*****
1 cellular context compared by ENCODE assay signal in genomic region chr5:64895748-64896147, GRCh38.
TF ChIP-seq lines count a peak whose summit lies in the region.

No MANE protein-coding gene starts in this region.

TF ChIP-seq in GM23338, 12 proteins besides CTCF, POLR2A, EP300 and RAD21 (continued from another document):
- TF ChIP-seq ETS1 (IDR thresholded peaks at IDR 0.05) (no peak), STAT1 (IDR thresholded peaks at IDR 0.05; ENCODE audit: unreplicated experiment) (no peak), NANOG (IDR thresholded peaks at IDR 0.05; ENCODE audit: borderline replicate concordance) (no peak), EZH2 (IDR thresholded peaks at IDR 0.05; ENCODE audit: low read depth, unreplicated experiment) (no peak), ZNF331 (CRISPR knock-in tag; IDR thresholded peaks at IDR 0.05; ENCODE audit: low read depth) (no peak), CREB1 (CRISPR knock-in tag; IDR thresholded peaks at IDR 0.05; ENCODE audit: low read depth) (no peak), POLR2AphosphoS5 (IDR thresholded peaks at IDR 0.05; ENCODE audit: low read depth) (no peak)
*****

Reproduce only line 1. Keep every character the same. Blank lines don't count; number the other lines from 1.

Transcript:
1 cellular context compared by ENCODE assay signal in genomic region chr5:64895748-64896147, GRCh38.